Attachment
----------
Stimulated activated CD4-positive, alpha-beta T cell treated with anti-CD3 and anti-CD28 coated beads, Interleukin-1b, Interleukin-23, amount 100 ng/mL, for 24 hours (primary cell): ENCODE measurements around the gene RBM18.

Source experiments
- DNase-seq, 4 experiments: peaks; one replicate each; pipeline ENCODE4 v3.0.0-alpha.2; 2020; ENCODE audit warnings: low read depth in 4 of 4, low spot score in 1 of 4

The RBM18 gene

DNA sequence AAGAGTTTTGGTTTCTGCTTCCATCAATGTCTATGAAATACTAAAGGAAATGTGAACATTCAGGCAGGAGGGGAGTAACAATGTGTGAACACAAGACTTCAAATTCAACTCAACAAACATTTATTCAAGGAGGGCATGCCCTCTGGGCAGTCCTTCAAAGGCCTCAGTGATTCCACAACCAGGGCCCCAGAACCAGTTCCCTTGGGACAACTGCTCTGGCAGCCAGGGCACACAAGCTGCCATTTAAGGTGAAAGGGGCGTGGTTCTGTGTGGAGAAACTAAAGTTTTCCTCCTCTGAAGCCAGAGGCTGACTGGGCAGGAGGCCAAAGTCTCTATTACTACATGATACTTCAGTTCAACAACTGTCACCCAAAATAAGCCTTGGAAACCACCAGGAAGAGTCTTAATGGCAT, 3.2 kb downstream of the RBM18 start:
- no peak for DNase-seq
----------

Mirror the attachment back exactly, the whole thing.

Stimulated activated CD4-positive, alpha-beta T cell treated with anti-CD3 and anti-CD28 coated beads, Interleukin-1b, Interleukin-23, amount 100 ng/mL, for 24 hours (primary cell): ENCODE measurements around the gene RBM18.

Source experiments
- DNase-seq, 4 experiments: peaks; one replicate each; pipeline ENCODE4 v3.0.0-alpha.2; 2020; ENCODE audit warnings: low read depth in 4 of 4, low spot score in 1 of 4

The RBM18 gene

DNA sequence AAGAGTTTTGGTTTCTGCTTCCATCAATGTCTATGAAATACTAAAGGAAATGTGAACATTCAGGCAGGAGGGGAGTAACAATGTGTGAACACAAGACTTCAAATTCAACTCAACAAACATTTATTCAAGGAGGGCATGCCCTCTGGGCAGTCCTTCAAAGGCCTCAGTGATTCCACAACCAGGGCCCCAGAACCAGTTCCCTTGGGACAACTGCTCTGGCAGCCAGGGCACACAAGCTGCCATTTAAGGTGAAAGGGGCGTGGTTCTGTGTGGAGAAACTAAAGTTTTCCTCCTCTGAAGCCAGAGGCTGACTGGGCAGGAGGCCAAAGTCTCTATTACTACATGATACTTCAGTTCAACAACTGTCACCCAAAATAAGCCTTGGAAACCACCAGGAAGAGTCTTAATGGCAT, 3.2 kb downstream of the RBM18 start:
- no peak for DNase-seq